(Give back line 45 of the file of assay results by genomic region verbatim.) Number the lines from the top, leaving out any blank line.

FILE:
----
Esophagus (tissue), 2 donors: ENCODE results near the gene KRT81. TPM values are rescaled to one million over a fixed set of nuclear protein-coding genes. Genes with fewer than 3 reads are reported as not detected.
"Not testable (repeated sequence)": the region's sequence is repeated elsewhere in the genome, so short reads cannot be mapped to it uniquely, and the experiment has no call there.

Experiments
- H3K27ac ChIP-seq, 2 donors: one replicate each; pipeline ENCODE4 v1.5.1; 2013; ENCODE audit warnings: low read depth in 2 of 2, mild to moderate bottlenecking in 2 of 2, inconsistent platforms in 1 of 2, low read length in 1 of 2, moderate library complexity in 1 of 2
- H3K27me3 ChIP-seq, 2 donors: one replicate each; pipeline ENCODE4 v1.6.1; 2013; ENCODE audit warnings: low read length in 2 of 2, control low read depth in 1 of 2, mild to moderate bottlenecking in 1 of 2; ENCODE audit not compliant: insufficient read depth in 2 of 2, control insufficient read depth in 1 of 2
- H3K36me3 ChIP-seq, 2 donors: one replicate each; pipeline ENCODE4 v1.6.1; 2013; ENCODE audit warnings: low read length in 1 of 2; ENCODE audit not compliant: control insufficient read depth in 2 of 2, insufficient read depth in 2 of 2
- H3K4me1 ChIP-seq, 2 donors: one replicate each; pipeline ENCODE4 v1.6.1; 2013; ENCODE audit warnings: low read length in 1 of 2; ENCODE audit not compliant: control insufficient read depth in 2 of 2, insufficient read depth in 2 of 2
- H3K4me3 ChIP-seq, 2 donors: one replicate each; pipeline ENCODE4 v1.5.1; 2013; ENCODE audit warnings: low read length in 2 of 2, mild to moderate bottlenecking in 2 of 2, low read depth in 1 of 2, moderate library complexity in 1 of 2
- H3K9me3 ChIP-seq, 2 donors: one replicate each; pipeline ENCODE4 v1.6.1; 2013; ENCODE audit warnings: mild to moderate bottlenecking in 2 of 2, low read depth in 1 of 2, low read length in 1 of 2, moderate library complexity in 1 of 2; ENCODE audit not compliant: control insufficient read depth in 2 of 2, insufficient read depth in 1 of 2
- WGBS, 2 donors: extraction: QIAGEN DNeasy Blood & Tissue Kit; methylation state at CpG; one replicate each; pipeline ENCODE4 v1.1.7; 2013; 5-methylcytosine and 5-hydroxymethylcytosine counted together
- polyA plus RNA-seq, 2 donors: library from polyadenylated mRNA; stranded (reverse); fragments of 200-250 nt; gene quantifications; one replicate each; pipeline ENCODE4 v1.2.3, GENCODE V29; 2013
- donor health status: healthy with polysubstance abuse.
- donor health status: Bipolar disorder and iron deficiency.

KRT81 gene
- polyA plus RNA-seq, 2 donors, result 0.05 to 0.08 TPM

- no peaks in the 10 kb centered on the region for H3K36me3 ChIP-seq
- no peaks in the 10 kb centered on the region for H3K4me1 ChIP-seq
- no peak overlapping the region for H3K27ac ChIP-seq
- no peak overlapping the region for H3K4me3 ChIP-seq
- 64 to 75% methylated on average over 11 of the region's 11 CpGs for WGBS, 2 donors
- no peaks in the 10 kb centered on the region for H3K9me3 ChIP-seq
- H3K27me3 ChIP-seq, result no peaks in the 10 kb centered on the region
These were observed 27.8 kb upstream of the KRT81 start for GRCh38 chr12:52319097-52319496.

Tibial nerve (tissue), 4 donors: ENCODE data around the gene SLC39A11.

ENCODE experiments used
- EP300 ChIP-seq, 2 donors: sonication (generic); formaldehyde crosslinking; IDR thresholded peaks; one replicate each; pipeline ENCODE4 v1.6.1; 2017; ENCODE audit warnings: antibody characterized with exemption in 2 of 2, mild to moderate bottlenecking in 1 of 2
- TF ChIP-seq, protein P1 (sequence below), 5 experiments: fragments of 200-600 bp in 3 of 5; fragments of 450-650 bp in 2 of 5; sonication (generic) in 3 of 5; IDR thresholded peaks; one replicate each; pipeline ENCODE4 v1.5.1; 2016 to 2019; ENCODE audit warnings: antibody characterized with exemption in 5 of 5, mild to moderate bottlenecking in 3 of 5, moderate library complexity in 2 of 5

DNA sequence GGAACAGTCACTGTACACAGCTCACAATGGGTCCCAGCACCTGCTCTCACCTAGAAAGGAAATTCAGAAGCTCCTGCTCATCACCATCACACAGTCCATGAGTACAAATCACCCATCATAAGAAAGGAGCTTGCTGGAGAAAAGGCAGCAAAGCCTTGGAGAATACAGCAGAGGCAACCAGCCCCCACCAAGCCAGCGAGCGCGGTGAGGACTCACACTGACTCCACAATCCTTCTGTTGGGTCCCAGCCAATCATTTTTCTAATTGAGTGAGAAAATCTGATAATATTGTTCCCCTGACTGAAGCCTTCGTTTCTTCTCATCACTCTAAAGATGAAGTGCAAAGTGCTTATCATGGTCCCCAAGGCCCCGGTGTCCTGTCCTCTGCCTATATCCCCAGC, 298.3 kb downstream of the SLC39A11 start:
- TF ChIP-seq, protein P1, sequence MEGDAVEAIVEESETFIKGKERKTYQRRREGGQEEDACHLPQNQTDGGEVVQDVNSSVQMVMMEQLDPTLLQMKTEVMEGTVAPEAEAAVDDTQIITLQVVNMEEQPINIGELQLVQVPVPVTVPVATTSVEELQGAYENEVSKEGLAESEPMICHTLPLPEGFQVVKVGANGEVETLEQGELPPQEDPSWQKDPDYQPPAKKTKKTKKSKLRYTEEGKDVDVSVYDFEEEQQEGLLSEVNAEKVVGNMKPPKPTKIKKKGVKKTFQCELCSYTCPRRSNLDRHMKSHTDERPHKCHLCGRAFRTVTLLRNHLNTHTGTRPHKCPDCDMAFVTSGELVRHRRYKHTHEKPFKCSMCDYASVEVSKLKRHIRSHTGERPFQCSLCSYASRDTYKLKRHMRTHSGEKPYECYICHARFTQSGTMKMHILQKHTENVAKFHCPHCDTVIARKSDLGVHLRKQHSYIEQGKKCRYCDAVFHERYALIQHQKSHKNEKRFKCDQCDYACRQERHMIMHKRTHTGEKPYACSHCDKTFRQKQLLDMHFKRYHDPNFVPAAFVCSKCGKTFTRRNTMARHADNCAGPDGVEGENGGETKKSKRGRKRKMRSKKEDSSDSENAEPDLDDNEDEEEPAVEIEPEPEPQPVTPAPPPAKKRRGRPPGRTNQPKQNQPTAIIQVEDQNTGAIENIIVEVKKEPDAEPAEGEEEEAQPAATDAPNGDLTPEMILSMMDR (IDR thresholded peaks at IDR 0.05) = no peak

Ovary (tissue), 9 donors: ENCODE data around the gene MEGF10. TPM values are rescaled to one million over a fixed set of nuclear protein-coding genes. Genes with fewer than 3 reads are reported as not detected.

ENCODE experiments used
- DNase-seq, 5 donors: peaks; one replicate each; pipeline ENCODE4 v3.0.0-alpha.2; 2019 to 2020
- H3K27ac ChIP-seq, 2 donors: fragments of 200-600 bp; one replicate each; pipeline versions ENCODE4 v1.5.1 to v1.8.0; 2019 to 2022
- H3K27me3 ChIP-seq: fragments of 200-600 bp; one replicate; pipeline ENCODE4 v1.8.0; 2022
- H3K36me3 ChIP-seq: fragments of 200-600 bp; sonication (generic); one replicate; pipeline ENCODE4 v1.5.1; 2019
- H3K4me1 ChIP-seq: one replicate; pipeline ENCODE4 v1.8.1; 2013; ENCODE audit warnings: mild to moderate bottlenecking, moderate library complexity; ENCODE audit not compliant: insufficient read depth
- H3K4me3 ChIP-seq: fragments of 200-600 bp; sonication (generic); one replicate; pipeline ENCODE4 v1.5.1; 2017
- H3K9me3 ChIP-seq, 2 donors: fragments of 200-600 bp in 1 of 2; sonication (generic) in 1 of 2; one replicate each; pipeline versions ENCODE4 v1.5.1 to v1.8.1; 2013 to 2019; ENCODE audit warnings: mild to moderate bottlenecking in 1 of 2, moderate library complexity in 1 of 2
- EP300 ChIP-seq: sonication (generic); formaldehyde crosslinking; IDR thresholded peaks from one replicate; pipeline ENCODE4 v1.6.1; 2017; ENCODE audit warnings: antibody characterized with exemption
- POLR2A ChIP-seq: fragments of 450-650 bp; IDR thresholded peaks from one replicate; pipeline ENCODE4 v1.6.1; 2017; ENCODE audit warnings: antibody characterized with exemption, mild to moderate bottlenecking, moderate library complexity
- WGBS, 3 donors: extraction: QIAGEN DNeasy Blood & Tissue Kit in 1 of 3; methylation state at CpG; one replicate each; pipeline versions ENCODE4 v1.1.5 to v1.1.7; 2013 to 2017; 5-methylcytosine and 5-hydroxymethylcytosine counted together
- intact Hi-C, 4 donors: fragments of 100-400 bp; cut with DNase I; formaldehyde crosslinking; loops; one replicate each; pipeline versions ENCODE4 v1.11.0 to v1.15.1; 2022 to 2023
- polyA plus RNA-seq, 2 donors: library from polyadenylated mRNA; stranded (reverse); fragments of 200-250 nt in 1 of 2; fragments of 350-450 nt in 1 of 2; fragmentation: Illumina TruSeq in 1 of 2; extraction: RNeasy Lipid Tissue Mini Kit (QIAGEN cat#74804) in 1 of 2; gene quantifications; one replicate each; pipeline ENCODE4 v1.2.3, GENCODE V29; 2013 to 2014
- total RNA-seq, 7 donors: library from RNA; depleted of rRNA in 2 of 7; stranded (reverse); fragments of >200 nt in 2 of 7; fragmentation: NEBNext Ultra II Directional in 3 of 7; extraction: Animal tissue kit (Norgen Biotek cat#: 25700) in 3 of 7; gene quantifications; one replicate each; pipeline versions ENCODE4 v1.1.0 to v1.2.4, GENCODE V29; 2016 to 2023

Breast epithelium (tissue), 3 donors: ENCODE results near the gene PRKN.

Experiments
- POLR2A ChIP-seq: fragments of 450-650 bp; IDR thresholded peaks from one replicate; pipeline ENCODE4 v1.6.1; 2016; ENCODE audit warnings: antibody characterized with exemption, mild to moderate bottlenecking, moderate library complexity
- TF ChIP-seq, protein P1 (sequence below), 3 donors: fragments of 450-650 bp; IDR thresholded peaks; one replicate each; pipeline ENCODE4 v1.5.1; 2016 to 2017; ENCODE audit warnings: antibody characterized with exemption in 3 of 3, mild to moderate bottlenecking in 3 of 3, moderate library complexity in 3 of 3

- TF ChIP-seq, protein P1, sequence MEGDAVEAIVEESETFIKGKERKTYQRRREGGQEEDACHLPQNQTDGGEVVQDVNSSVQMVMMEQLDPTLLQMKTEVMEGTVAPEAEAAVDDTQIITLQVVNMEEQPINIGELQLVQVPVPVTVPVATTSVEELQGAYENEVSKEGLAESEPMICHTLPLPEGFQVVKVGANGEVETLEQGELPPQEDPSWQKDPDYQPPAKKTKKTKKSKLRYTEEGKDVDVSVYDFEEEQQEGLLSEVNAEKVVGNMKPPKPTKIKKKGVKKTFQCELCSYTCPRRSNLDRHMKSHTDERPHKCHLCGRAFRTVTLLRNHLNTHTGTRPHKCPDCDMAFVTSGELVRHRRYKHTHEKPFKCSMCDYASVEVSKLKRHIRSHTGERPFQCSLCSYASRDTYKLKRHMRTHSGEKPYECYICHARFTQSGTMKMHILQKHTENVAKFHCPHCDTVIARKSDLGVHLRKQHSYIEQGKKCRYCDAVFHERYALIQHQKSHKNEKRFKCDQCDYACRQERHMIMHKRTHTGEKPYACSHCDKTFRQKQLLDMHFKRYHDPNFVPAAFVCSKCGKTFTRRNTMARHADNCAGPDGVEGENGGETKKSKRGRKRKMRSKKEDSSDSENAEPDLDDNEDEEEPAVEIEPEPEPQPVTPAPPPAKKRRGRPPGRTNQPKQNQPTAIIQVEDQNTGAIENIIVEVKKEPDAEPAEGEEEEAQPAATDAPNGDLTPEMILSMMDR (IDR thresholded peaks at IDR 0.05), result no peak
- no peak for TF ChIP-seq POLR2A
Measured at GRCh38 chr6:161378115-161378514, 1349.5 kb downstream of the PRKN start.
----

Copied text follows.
Breast epithelium (tissue), 3 donors: ENCODE results near the gene PRKN.